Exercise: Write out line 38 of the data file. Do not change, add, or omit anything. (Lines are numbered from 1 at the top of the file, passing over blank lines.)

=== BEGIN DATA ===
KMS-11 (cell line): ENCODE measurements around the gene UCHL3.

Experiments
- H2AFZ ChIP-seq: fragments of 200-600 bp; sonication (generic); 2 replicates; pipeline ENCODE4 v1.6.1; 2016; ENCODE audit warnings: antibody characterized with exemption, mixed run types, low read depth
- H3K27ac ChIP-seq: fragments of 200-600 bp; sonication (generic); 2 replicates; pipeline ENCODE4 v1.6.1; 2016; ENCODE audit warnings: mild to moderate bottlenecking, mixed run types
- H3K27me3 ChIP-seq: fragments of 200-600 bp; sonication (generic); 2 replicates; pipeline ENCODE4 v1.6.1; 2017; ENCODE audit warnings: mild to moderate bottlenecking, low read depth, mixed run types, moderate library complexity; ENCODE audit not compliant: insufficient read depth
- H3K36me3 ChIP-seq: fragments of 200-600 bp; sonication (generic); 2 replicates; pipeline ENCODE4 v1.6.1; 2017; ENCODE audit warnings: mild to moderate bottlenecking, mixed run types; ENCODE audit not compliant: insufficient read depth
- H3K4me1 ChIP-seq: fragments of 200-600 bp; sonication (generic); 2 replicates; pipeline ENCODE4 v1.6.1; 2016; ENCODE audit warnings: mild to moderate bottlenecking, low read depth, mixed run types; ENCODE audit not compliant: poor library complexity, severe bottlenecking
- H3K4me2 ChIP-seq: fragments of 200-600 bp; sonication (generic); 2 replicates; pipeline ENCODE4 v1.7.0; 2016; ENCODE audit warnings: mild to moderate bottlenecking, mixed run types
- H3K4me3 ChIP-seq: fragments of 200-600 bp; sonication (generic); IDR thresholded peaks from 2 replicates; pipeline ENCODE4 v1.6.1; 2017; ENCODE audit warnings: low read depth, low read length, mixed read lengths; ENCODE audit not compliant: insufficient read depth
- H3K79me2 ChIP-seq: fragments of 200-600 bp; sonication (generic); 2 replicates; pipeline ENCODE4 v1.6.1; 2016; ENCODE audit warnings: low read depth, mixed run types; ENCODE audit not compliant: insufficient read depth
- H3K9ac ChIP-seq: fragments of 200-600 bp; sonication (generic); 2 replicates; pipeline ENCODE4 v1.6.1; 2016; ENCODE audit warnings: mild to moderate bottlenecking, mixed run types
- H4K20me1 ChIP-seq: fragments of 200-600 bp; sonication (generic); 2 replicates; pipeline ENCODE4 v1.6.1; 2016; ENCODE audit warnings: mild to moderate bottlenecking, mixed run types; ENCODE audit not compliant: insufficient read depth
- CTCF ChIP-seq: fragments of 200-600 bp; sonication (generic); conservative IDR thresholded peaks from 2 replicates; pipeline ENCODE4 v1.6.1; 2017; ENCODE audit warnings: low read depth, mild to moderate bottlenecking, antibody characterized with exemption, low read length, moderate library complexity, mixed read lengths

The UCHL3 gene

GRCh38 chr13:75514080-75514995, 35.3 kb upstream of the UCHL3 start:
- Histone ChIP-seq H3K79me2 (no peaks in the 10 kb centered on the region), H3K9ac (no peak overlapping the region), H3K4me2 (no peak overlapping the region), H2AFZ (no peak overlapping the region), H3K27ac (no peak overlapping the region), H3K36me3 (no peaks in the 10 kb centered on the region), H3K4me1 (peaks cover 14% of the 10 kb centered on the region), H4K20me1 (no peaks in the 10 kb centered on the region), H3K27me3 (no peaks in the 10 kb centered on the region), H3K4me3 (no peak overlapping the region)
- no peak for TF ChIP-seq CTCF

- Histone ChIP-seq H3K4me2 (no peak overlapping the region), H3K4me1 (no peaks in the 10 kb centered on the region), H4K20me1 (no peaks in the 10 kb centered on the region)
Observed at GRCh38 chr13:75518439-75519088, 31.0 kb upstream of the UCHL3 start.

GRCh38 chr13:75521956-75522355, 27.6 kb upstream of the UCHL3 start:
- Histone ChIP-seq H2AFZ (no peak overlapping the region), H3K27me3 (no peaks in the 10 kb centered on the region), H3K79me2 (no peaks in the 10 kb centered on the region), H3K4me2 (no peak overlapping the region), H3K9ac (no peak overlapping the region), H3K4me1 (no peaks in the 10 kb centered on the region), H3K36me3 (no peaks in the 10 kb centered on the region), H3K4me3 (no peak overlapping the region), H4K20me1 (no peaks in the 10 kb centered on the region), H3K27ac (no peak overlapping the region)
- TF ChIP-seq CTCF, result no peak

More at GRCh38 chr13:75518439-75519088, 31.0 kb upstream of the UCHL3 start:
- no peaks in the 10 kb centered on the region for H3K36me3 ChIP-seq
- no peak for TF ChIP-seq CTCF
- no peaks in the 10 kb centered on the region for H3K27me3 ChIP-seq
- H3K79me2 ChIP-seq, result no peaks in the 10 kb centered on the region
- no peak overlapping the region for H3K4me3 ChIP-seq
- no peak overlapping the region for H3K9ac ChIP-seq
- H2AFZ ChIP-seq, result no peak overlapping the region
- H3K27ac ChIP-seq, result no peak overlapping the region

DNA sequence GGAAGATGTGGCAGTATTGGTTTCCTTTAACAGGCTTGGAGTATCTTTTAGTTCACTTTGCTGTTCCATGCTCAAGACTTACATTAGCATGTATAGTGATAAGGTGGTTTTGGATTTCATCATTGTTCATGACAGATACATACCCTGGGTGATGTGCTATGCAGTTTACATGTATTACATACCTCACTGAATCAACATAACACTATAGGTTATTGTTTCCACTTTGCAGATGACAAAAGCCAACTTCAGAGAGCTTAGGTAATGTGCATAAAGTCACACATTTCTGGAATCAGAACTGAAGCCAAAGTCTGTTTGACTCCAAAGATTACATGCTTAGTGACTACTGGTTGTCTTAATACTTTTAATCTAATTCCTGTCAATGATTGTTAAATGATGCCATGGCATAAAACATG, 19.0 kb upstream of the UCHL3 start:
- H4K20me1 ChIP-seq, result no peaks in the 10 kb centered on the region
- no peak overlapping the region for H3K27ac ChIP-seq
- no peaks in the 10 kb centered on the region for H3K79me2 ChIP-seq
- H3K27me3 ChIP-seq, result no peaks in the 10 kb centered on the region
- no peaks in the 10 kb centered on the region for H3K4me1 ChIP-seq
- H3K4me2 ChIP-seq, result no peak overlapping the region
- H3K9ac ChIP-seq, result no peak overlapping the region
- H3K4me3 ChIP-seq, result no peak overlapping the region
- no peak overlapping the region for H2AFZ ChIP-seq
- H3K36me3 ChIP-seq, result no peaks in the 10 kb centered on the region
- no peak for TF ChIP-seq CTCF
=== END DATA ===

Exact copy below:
- H3K4me2 ChIP-seq, result no peak overlapping the region